People in the past were more Fidgety Fingers'ish than they are now. When they have less resources in the past, they resorted to be more creative and resourceful. It is very endearing how Man came out with certain devices and natural resources to make their lives better. Well, of course we are all depending on man-made energy for efficient. It is all about efficiency now. What would happen if we were not to have these luxury one day? Would you be resourceful enough to make things, weave, cook from scratch...?

We visit this windmill in Holland. De Kat (The Cat), Dye mill on the Kalverringdijk, Zaanse Schans, Zaandam, The Netherlands.

About ten years ago the production and sale of antique paints and dyes were resumed. this windmill is probably the last wind-powered dye mill in the world. This is all that is left of an industry which once comprised 55 dye mills and was associated with famous names such as Pieter Schoen, Storm, Van Bentum & Kluyver, Heyme Vis, Kuyper, Pieter Latenstein Pz., Avis and others. They colored our past.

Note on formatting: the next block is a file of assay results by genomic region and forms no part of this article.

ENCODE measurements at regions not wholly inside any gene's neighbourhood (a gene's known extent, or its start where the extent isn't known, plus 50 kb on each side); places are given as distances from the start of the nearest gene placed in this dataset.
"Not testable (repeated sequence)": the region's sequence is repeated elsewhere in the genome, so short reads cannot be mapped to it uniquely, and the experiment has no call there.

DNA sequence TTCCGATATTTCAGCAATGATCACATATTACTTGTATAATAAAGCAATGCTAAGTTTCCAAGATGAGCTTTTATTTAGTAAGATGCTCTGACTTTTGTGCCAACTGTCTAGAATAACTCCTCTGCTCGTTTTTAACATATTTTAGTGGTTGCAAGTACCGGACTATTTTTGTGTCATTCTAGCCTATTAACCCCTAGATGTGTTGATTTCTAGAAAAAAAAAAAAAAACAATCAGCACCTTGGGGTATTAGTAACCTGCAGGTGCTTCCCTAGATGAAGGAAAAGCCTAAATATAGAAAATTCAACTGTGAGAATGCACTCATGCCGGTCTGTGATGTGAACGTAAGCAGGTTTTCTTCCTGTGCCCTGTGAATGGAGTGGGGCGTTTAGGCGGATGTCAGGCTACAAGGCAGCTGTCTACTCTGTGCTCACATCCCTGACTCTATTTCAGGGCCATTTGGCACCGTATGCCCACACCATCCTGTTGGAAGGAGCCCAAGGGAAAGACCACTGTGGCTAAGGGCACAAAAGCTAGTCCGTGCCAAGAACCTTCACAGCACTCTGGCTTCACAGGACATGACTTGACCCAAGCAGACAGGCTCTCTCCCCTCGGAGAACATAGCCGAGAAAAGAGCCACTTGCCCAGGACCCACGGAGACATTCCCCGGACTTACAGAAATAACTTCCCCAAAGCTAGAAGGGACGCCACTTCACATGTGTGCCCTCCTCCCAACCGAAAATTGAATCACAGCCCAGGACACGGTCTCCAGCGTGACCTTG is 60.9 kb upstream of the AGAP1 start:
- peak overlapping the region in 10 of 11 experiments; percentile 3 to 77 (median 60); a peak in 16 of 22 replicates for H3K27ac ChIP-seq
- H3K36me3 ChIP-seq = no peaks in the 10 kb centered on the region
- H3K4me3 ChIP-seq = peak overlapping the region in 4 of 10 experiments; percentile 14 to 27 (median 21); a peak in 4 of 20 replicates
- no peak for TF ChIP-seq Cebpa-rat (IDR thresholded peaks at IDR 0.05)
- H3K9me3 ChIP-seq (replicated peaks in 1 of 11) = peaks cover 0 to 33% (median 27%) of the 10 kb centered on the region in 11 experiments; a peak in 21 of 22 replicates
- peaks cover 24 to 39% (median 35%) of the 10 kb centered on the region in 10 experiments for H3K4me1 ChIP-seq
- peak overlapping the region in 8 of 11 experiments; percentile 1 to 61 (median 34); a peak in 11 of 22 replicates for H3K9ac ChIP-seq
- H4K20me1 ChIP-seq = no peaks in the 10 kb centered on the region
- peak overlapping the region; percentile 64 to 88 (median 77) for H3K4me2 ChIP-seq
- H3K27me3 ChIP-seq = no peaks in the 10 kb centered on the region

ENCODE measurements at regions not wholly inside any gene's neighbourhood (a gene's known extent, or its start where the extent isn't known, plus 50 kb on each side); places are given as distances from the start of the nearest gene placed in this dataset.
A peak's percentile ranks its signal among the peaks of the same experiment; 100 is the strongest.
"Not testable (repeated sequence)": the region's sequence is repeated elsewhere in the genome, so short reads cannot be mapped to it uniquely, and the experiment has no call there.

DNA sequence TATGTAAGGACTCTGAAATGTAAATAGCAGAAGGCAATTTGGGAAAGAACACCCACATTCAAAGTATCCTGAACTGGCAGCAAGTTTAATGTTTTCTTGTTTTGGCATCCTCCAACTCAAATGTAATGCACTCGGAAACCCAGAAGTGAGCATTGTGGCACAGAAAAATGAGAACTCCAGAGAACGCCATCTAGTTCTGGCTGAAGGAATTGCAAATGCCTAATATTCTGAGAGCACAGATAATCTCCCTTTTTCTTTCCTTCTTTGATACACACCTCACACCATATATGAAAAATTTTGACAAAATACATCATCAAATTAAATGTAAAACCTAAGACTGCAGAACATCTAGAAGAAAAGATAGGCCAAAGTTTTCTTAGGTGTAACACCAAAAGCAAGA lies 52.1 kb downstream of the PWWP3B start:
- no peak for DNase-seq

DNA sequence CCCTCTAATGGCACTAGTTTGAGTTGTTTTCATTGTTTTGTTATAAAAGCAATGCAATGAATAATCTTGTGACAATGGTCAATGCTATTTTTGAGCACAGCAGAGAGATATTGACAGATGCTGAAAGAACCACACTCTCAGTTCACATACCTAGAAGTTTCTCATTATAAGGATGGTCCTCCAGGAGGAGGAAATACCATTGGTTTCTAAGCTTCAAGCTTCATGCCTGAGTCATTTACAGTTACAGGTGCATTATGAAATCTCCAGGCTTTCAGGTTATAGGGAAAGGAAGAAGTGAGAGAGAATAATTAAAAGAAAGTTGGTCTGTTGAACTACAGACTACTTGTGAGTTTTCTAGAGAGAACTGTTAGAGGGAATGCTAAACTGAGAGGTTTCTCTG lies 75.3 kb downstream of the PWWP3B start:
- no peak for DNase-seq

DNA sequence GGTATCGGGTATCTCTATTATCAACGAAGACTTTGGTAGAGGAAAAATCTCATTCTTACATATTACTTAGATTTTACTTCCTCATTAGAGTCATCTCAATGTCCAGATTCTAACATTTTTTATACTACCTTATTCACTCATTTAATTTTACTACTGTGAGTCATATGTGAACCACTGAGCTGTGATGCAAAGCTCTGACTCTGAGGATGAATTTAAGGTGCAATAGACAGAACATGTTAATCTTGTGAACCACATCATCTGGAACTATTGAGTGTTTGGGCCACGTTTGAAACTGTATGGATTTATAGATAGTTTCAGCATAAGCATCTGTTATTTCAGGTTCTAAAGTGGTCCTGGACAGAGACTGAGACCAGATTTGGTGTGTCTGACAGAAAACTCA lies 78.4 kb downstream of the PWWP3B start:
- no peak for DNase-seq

The story begins outside, just around the corner! There is the river Zaan. The people who lived along its banks, and who had grown rich through trade and fishing, built their first windmills around 1600. Initially they used the wind to keep their feet dry, but later on they use it to develop an entire industrial area. Barley, rice, paper, wood, cooking oil, mustard, tobacco, hemp and many other products were processed in 1,000 windmills in the Zaan area. From 1850 on the work of the windmills was taken over by soot-spewing steam engines.

Only 13 windmills survived, as monuments of industry and technology.

It is the wind, a rather capricious source of energy, that makes our windmills work (or not work, as the case may be!). But they cannot work without the miller, who turns the sails, mounted on the 15-ton cap, into the face of the wind. He also regulates the speed of the windmill by means of the sails and boards.

This product of the windmill is color – or rather, dyestuff! From 1600 onwards tropical dye woods were imported on a large scale in order to dye fabrics. They heavy pieces of wood were cut into chips by choppers of a big vat. The chips were then pulverized by edge runner stones weighing 5,000 to 7,000kg and later sifted in a rotating drum. They were then packed into bales or barrels and delivered to the customers. Just before 1700 the windmills were also put to use to process mineral dyes, chalk and abrasives. The wet stones, which came from quarries, first had to be dried off in warehouses. Painters made paint by rubbing the dye powders into a medium such as linseed oil.

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